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Joined: 24 Jan 2008, 8:33 pm
Posts: 492
Taleb, a former trader who wrote the book, 'The Black Swan' wrote:
...argued that Wall Street's models — supposed to prevent bankers from taking excessive risks — were actually a big part of the problem, since they created a false sense of confidence about the future. Rather than seeking reassurance in models, he advised anxious traders to go have a drink or take up religion.

Any mathematician worth their salt knows that valid models account for root phenomena. This obvious fault (lacking power) of the numeric methods (mere pattern matching) models which comprise the whole work of Davos' attendees, is known from the very beginning of any purportedly comprehensive deployment of any such models. Like the work of Kondratiev, the patterns are only repeated in an exact way if all of the conditions and contingencies are the same. But it never happens like that; and worse, every such model sooner or later runs up against a critical factor it has not accounted for if its design does not account for inherent multiplication of indebtedness by the nature of the currency.

The real question isn't how these people could be so stupid. We know the answer to that. Actually, in their zeal to take unearned profit without production, their work becomes another thing; it becomes a facade of authority, hoping to dupe clients not to understand the known design limitations of the models, but instead to trust the facade that the models are proven for conditions which actually change throughout the entire lifespan of a monetary system subject to interest (exploitation), to the ever more adverse. In the end, the models break because the obfuscation of the currency ultimately produces an artificial sum of debt which is terminal.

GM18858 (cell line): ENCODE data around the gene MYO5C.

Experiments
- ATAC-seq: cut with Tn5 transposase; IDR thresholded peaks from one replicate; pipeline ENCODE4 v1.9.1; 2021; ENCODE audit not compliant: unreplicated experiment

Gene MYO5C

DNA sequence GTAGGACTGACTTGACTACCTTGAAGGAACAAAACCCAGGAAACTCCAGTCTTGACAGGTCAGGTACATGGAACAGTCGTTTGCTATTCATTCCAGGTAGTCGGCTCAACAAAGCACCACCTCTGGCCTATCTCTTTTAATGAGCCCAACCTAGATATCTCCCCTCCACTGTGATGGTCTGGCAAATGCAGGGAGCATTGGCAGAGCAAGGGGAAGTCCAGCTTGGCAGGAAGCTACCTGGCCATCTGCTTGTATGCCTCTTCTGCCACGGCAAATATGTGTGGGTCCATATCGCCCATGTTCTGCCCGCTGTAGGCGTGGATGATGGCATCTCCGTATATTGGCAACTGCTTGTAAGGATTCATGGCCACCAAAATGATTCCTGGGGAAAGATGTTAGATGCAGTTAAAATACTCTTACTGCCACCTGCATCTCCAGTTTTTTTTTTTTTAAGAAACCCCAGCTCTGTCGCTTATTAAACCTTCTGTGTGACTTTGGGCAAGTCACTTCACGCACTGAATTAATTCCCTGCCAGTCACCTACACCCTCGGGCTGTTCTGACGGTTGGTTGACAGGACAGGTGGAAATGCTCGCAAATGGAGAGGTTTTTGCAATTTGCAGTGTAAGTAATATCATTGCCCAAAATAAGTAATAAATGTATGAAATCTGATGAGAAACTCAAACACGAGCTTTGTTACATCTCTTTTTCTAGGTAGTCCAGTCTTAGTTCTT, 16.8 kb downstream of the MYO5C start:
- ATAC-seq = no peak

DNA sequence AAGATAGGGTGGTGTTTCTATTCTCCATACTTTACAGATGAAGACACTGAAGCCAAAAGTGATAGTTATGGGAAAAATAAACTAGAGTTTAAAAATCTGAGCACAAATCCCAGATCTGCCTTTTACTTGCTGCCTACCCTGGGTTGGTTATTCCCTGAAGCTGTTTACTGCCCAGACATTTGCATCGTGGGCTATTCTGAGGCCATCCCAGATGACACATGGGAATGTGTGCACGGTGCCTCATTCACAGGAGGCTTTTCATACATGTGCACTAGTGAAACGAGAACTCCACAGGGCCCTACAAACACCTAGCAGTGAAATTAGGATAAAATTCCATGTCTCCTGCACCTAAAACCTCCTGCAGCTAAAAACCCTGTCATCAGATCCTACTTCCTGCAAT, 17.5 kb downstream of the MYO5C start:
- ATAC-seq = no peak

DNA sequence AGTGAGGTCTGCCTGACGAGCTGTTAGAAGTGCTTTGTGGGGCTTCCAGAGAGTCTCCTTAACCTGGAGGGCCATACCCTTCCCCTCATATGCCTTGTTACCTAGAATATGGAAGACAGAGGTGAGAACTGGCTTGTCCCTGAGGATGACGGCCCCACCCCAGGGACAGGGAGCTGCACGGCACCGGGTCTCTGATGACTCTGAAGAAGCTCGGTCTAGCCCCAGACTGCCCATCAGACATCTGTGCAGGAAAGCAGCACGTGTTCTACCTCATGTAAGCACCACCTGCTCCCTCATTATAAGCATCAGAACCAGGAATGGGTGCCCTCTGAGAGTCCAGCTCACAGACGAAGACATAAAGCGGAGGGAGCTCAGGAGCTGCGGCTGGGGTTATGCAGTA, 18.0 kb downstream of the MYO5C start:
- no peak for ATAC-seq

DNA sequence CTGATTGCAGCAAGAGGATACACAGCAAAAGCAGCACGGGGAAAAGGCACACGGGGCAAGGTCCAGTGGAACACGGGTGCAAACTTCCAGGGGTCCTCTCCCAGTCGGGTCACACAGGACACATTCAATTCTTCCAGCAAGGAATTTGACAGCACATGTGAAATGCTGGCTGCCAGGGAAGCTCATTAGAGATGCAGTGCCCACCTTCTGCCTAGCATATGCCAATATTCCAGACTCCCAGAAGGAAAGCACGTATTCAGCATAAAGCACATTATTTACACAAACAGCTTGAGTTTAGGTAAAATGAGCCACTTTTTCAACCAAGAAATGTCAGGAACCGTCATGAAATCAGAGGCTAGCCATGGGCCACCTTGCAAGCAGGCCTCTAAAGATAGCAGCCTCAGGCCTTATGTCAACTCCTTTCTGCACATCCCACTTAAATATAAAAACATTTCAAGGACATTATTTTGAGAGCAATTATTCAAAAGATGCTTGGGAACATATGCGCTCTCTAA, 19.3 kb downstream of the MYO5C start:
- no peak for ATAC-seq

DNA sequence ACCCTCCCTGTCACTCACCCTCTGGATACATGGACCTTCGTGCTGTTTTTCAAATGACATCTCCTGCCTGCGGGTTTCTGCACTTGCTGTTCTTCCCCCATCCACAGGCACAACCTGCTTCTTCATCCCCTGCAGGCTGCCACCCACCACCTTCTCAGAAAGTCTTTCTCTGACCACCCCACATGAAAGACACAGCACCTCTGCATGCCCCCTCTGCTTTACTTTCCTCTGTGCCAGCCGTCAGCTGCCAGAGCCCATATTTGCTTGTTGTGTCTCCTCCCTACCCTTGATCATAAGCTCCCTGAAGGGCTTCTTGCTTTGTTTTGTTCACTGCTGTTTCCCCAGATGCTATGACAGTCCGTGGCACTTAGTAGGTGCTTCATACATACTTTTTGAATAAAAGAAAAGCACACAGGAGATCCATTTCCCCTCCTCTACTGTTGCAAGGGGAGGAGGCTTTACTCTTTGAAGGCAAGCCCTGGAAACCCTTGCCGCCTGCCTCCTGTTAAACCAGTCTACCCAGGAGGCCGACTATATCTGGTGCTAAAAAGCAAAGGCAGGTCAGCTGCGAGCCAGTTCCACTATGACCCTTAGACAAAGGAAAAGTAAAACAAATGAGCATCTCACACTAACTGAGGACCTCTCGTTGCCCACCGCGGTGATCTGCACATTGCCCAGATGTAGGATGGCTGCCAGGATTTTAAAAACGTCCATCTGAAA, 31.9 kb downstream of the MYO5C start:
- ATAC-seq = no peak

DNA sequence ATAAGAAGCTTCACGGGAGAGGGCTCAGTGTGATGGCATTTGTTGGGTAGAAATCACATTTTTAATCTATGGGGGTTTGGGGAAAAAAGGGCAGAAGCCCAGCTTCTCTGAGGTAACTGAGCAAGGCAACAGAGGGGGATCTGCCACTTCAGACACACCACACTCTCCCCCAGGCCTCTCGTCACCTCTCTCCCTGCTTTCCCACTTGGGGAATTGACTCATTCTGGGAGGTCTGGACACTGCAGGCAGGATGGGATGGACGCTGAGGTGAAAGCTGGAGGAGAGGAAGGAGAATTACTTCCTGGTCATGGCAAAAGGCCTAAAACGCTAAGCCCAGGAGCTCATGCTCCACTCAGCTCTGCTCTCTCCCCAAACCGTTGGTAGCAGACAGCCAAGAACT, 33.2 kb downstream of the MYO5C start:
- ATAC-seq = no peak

But these people aren't asking the question, "How could we be so stupid?" to find the answer. They're asking it to give further false answers, to sustain the facade of authority. Anyone and everyone who wants to understand what's going on only has to examine the nature of the currency to find it can only multiply debt in proportion to a vital circulation, as maintenance of the circulation requires re-borrowing principal and interest paid out of the circulation, as an ever greater and eventually terminal sum of debt.

These people don't care about the nature or iniquity of the currency. They've already chosen their lot to be that of exploitation. Whatever further exploitation is imposed (including the present, purported bailouts) is all part of the game for them — the game of unearned profit, at whatever cost to true producers.

These are the last people to hope will deliver or even agree to the real answer. They pretend introspection only to extend the facade that exploitation gives quarter to true monetary solution — while they won't even tolerate a comment mentioning mathematically perfected economy™ on their pages. All such comments are intentionally moderated out, not because they're truly asking, "How could we be so stupid?" They know the answer too, or they would not obstruct dialog which certainly would deliver solution. On the contrary, they will give up exploitation before they're ready to concede exploitation is both wrong and terminal, because these are the most selfish and wicked people on earth; and because it will only be when they have lost all the fruits of exploitation, with no chance of exploitation's return, that likewise, they'll condescend to admit the destruction of exploitation. Then and then alone will they have nothing to lose; and then and then alone will they wish to convince us that they're one of us by professing likewise, the most convenient "facts" of the occasion.

In any case, to fix their models only requires accounting for the inherent, irreversible multiplication of debt by the currency.




mike


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"When the freedom they wished for most was the freedom from responsibility, then Athens ceased to be free, and never was free again."



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While 12,000 homes a day continue to go into foreclosure, mathematically perfected economy™ would re-finance a $100,000 home with a hundred-year lifespan at the overall rate of $1,000 per year or $83.33 per month. Without costing us anything, we would immediately become as much as 12 times as liquid on present revenue. Transitioning to MPE™ would apply all payments already made against existent debt toward principal. Many of us would be debt free. There would be no housing crisis, no credit crisis. Unlimited funding would immediately be available to sustain all the industry we are capable of.

There is no other solution. Regulation can only temper an inherently terminal process.

If you are not promoting mathematically perfected economy™, then you condemn us to monetary failure.